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Kenyon: Have you tried ACV yet?

Many years ago I was very excited to hear Gerald Fry speak at a conference. He had some fascinating topics and I have been a huge follower of his ever since. I was also lucky enough a couple of years later to attend his course on Linear Measurement and Genetics. If you ever get a chance to see him, make sure you go! He has a vast amount of knowledge and is one of the humblest speakers I have ever met.

One of the many tips I took from Fry is his use of apple cider vinegar (ACV) for my livestock. Right away I was excited about it and I asked him, “How much do I pour on?”  He laughed as I soon found out that it is a nutritional supplement, not a pour-on.

The first time, of course, I ran out and bought a cart full of four-litre jugs from the grocery store. (I’m sure they were wondering what I was stilling out on the farm with than much vinegar.) I was soon to learn that to get the real benefits from ACV, you need to use fermented apple juice which is left raw, unfiltered and unpasteurized to keep the “mother,” intact.

This “mother” in ACV is the cloudy blob of beneficial enzymes, pectin, and trace minerals that float around inside the jug. Your typical grocery store ACV does not have this; although most grocery stores will carry an organic brand that does. It is very important in many of the benefits of ACV I will describe below.  ACV is primarily acetic acid which is the same acid a cow produces in her rumen already to digest her feed.

Why do I use it?

The first time I used ACV it was to help prevent or control internal and external parasites. As far as I have read, the only pest that it does not help control is liver flukes. I have done fecal samples a few times after use and every time we have had zero parasite eggs in the manure.  It was not a perfectly controlled experiment by any means, but I did also test other animals on the farm at the same time that were not treated with ACV and we did find that there was a low number of parasite eggs found in their samples.

I’m not saying ACV is a cure-all if you have a severe parasite issue, but along with some better genetic selection, good nutrition and a rotational grazing system, ACV can go a long way to help prevent any serious parasite loads.

The acetic and malic acid in ACV raises the acidity in the stomach. It balances the pH back to normal, which creates an unfavourable environment for pathogens and internal parasites. It also stimulates the hormonal system which will allow the animal to secrete oils from the skin to help control external parasites.

ACV can also be applied externally to help control ringworm.

I learned quickly that ACV is rich in vitamins, minerals and trace elements as well. The potassium levels are quite high which helps maximize the nutrition from feed; especially calcium, phosphorus and copper. ACV also increases butterfat and body fat production. It basically improves digestion. Regulating the rumen helps to prevent scours, bloat, gas, reflux and indigestion. I have read claims numerous times that the high potassium levels will also help reduce birthing difficulties and improve calf vigour.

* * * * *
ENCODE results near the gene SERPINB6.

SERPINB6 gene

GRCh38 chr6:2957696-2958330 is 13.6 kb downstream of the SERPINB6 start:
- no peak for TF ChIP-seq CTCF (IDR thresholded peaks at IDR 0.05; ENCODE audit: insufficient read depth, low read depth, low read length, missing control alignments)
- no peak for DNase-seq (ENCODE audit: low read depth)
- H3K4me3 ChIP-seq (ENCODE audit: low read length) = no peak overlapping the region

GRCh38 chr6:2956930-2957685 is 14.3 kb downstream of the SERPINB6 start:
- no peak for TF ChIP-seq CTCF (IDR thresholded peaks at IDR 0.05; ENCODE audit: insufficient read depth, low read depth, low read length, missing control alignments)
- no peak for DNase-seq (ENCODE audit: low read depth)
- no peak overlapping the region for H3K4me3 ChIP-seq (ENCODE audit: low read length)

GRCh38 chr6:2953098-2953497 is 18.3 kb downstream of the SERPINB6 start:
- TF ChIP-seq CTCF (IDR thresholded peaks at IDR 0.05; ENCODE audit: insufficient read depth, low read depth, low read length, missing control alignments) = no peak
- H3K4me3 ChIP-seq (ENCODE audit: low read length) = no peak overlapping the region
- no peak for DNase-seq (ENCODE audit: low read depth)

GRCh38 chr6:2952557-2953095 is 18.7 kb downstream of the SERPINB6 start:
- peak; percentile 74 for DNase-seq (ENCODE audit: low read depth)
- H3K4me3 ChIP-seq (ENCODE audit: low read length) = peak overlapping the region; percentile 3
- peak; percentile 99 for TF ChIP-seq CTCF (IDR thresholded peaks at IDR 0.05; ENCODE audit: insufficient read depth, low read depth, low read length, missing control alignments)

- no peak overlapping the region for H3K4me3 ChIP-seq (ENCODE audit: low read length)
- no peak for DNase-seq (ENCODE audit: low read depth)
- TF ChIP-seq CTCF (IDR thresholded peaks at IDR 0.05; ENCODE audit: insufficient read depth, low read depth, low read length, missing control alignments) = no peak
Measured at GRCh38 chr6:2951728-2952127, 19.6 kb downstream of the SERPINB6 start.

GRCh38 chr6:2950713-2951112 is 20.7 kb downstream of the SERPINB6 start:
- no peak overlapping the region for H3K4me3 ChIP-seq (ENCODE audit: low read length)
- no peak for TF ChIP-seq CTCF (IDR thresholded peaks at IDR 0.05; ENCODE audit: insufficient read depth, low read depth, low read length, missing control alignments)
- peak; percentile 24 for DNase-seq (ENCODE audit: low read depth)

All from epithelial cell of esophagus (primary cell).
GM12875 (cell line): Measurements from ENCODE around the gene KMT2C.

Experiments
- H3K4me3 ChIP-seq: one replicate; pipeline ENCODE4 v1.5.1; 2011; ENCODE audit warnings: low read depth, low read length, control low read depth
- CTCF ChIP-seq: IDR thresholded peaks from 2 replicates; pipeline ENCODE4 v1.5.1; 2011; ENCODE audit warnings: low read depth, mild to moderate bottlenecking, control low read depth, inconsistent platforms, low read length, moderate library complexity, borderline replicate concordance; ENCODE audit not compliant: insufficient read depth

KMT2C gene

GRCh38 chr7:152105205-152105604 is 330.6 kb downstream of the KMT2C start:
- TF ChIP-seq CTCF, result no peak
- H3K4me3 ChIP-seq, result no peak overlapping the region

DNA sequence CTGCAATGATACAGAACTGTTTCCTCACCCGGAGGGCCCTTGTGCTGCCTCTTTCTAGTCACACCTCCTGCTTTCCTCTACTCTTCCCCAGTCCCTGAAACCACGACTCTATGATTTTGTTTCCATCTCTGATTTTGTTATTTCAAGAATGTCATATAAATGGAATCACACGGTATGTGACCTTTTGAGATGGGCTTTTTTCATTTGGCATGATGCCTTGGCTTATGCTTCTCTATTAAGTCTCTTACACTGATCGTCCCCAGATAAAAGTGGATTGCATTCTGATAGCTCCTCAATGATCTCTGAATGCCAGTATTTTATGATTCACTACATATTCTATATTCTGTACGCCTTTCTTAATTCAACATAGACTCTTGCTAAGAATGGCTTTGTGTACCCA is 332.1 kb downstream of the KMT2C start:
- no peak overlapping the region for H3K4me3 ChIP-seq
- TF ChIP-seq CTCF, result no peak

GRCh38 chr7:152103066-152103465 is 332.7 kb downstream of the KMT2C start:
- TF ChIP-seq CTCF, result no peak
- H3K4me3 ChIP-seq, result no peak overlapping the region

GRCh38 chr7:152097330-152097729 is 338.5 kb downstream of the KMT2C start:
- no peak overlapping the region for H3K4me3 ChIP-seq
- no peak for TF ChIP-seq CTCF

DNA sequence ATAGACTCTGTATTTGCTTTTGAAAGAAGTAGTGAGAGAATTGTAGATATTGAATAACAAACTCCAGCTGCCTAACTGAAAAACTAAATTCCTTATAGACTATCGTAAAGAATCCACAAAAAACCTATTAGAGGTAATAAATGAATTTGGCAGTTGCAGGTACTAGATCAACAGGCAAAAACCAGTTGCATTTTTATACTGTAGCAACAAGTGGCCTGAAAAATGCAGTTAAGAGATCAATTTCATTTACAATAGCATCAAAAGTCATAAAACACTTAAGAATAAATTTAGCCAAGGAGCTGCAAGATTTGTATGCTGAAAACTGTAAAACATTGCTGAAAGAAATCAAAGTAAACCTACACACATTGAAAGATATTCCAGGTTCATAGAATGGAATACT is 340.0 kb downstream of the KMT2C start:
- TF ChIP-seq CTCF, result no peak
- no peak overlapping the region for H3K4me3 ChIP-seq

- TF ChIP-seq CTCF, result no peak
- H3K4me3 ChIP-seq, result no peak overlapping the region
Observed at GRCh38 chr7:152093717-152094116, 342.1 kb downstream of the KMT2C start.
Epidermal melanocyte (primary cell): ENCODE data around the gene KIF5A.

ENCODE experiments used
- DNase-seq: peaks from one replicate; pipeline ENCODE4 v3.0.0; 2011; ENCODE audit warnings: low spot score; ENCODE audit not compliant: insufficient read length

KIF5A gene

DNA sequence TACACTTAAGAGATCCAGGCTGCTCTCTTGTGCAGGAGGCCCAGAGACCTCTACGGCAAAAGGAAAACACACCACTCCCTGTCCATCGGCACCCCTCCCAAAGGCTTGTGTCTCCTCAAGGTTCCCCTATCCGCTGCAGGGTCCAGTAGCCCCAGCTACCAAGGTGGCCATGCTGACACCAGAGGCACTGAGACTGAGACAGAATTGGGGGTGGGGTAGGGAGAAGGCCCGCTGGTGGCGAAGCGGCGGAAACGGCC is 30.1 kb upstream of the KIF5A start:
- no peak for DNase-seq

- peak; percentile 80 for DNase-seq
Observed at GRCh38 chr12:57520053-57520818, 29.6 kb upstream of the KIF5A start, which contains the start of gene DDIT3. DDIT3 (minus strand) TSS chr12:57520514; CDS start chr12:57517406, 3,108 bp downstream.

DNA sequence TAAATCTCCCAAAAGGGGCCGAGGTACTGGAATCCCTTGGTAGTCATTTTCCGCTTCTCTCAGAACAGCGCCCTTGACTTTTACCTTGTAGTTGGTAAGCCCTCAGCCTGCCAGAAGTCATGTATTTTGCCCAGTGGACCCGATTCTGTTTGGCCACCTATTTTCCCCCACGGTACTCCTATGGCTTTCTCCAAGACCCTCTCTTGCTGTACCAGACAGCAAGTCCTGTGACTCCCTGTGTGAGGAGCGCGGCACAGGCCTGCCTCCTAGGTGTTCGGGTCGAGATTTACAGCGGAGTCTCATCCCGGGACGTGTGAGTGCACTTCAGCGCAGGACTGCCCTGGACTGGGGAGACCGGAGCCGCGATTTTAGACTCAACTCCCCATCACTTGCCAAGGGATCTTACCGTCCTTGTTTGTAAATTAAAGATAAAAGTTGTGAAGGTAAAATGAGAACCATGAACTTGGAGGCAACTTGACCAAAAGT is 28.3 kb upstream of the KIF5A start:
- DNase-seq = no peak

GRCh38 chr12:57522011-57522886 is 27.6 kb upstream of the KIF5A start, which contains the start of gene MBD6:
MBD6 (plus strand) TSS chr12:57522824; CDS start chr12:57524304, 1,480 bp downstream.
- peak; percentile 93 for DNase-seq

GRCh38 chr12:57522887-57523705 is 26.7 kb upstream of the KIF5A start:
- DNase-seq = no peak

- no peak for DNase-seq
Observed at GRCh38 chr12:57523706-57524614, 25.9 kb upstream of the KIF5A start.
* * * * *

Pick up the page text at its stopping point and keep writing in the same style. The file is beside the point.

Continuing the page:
By balancing the pH, ACV also buffers the rumen and overall blood pH which prevents or reverses acidosis and ketosis.

It is full of beneficial probiotics (good microbes) and nutraceuticals (nutrients with medicinal benefits), which will strengthen the immune system. It improves disease resistance to detrimental bacteria, viruses, yeasts, fungus and the natural pectins in ACV will bind to the unwanted toxins to be excreted by the body.

ACV contains high levels of malic acid which helps cleanse and heal the liver for better detoxification of toxins.

Adding ACV to drinking water will also keep waterers free of algae and mosquito larvae.

Many will tell you that ACV will improve the texture and flavour of the meat and will not create any off-flavours to milk, meat or eggs.

This nutritional supplement is not just for cattle. There are many benefits to other types of livestock as well. We have added it to our feeder pig operation and we can visually see the difference in their skin texture and performance. We added ACV to the pigs’ drinking water as well as to their swimming pool. We have been very impressed with the results. There are many benefits to horses, sheep, goats, hogs and chickens if you care to Google it.

Another resource that I have used over the last couple of years has been Dr. Will Winters. He is very knowledgeable on ACV and I would highly recommend you looking him up.

I order my ACV in 55-litre barrels or you can get it in 1,000-litre totes. Many people use ACV as a nutritional supplement in their own diets as well. There is lots of information out there if you just look for it.

I know that some of you will argue that this is just a hoax pushed by the organic industry. That is fine if that is your opinion and I understand if you do not agree with me. I tried it and have seen the results. I also am using the wisdom of respectable mentors in the industry like Gerald Fry and Dr. Will Winters who have been using ACV a lot longer than I have.

There is a bit of an issue right now as the increase in human consumption of ACV has caused a limited supply for livestock. It is hard to get. Maybe if you are out there in the apple industry, there is a new profit centre just waiting for you to jump into? Let me know if you do as I am almost out. c

— Steve Kenyon runs Greener Pastures 
Ranching Ltd. at Busby, Alta.; call 780-307-6500, 
email [email protected] 
or find them on Facebook.

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Steve Kenyon runs Greener Pastures Ranching Ltd. in Busby, Alta., www.greenerpasturesranching.com, or call 780-307-6500.

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